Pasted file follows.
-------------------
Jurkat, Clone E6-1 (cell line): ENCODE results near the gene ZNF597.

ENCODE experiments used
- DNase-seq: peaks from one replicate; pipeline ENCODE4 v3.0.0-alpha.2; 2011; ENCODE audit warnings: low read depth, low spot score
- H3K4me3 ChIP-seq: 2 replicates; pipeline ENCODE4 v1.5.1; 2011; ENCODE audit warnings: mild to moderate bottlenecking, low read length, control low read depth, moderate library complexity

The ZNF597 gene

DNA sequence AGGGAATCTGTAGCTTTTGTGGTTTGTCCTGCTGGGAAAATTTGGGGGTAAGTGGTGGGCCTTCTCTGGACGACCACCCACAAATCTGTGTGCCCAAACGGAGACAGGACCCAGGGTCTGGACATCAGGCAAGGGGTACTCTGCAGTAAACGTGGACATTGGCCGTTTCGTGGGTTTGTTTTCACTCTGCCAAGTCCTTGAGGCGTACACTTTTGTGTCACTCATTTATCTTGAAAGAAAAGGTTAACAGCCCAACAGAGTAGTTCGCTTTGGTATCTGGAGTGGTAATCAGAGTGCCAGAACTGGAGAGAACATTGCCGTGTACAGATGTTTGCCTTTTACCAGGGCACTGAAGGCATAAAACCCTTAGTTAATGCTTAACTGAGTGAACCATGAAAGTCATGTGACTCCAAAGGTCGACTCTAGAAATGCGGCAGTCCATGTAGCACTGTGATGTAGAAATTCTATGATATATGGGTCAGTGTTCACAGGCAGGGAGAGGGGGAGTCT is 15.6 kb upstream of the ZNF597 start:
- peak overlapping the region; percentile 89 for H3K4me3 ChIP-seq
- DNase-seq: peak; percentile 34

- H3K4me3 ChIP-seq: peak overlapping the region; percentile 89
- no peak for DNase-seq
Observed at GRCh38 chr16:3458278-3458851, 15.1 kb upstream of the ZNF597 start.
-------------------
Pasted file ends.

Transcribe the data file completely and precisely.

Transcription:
Jurkat, Clone E6-1 (cell line): ENCODE results near the gene ZNF597.

ENCODE experiments used
- DNase-seq: peaks from one replicate; pipeline ENCODE4 v3.0.0-alpha.2; 2011; ENCODE audit warnings: low read depth, low spot score
- H3K4me3 ChIP-seq: 2 replicates; pipeline ENCODE4 v1.5.1; 2011; ENCODE audit warnings: mild to moderate bottlenecking, low read length, control low read depth, moderate library complexity

The ZNF597 gene

DNA sequence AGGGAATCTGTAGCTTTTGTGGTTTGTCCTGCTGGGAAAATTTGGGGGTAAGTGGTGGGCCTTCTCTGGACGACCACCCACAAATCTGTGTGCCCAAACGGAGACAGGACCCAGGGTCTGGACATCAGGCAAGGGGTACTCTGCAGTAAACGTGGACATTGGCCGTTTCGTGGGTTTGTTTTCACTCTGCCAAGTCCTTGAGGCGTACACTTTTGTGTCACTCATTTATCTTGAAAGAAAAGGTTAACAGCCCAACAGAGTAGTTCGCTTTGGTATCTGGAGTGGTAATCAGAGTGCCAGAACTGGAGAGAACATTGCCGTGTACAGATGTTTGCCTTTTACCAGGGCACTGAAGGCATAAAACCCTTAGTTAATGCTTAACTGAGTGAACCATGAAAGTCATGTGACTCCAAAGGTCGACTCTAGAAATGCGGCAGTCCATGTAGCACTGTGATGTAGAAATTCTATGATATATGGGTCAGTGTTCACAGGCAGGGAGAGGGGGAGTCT is 15.6 kb upstream of the ZNF597 start:
- peak overlapping the region; percentile 89 for H3K4me3 ChIP-seq
- DNase-seq: peak; percentile 34

- H3K4me3 ChIP-seq: peak overlapping the region; percentile 89
- no peak for DNase-seq
Observed at GRCh38 chr16:3458278-3458851, 15.1 kb upstream of the ZNF597 start.